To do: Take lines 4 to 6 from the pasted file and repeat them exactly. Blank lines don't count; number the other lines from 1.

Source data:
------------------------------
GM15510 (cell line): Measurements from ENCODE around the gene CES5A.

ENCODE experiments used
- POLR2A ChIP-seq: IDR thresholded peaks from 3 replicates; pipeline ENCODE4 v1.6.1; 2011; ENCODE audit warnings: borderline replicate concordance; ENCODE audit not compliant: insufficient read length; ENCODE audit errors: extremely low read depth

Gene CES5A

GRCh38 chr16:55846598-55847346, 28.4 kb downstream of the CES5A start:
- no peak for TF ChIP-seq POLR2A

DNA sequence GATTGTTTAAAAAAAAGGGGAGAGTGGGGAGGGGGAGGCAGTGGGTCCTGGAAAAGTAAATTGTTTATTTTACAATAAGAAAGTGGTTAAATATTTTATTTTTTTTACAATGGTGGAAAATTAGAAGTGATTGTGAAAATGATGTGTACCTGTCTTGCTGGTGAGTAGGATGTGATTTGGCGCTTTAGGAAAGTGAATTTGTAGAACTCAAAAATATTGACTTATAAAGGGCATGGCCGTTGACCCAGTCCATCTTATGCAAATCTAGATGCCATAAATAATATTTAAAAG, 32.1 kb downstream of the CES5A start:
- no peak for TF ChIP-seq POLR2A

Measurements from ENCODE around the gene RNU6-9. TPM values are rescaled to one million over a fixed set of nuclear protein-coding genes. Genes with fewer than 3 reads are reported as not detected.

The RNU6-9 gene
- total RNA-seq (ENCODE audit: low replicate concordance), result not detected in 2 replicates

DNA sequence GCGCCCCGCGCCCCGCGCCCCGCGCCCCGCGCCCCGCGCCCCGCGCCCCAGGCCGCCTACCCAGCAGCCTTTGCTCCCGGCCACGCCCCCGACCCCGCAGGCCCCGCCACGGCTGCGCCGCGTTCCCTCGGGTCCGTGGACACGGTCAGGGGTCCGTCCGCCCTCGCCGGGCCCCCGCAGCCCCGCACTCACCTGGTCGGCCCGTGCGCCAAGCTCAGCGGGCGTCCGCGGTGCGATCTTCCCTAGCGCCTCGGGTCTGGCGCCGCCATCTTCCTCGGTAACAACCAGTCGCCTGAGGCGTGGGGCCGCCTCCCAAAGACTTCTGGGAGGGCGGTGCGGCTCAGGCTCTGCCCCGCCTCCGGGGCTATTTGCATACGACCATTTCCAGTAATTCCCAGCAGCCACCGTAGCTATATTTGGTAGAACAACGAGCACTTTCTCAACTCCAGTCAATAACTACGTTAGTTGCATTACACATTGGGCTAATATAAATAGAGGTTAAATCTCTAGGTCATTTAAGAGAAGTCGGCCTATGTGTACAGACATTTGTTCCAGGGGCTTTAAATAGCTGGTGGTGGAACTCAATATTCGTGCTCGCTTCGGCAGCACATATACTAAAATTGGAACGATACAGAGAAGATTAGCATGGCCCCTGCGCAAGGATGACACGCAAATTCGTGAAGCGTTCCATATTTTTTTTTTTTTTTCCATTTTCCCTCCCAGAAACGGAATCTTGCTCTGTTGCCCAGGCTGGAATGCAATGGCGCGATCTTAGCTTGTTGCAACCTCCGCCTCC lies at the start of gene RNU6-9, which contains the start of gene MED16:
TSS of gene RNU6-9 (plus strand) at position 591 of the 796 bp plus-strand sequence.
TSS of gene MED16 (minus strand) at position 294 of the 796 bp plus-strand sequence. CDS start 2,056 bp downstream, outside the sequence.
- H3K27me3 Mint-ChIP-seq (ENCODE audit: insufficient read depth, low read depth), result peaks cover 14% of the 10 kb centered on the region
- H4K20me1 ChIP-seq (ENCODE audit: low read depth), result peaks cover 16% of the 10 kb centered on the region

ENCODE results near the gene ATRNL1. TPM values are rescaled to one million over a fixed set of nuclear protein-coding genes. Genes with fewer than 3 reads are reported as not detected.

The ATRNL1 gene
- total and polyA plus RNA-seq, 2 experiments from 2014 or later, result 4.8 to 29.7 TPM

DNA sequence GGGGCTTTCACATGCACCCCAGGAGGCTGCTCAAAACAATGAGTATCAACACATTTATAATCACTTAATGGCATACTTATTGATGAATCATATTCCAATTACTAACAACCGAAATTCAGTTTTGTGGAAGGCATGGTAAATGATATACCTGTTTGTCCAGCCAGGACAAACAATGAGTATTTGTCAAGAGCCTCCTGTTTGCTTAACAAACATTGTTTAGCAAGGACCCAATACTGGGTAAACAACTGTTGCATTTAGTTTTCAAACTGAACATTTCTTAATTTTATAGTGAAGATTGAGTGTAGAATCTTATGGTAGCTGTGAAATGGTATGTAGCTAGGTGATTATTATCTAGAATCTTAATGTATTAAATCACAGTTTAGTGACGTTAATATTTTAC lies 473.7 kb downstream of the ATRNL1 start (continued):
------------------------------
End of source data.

Gene CES5A

GRCh38 chr16:55846598-55847346, 28.4 kb downstream of the CES5A start:
- no peak for TF ChIP-seq POLR2A